How to Create an Unordered List for HTML5 and CSS3 Programming

By Andy Harris

All the list types in HTML5 are closely related. The simplest and most common kind of list is an unordered list. You can also use ordered lists and nested lists in HTML.

Look at an unordered list

Look at the simple page. In addition to a couple of headers, it has a list of information.

This list of browsers has some interesting visual characteristics:

  • The items are indented. There’s some extra space between the left margin and the beginning of each list item.

  • The list elements have bullets. That little dot in front of each item is a bullet. Bullets are commonly used in unordered lists like this one.

    image0.jpg

  • Each item begins a new line. When a list item is displayed, it’s shown on a new line.

These characteristics help you see that you have a list, but they’re just default behaviors. Defining something as a list doesn’t force it to look a particular way; the defaults just help you see that these items are indeed part of a list.

Remember the core idea of HTML here. You aren’t really describing how things look, but what they mean. You can change the appearance later when you figure out CSS, so don’t get too tied up in the particular appearance of things. For now, just recognize that HTML can build lists, and make sure you know how to use the various types.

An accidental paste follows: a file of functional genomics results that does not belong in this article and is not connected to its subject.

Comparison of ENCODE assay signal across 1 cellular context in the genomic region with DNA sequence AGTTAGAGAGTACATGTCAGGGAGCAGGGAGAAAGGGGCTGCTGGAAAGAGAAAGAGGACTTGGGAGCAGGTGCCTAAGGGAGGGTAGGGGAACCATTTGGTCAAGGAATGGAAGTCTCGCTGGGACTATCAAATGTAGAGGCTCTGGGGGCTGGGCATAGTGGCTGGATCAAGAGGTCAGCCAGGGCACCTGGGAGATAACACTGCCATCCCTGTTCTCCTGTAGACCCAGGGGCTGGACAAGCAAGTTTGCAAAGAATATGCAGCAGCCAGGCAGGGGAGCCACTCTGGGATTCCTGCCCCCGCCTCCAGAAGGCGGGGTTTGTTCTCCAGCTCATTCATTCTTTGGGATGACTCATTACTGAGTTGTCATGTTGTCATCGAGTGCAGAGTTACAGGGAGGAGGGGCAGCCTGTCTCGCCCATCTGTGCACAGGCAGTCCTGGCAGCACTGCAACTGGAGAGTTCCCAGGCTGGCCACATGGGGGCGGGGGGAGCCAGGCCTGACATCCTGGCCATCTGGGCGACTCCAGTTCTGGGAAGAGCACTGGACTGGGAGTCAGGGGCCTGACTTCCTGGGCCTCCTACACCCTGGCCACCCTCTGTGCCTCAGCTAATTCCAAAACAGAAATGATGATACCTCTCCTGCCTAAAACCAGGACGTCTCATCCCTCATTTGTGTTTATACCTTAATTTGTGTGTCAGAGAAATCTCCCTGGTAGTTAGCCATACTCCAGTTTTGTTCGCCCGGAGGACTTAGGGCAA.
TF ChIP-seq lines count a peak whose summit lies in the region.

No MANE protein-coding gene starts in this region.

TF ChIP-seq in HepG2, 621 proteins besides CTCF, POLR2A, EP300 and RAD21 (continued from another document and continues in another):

How to build an unordered list

Lists are made with two kinds of tags. One tag surrounds the entire list and indicates the general type of list. This first example demonstrates an unordered list, which is surrounded by the pair.

Note: Indenting all the code inside the <ul> set is common. The unordered list can go in the main body.

Inside the <ul></ul> set is a number of list items. Each element of the list is stored between a <li> (list item) and a </li> tag. Normally, each <li></li> pair goes on its own line of the source code, although you can make a list item as long as you want.

You can change the bullet to all kinds of other images, including circles, squares, and even custom images.

The code for the unordered list is pretty straightforward:

<!doctype html>
<html lang="en">
<head>
 <meta charset="UTF-8">
 <title>basicUL.html</title>
</head>
<body>
 <h1>Basic Lists</h1>
 <h2>Common web Browsers</h2>
 <ul>
  <li>Firefox</li>
  <li>Chrome</li>
  <li>Internet Explorer</li>
  <li>Opera</li>
  <li>Safari</li>
 </ul>
</body>
</html>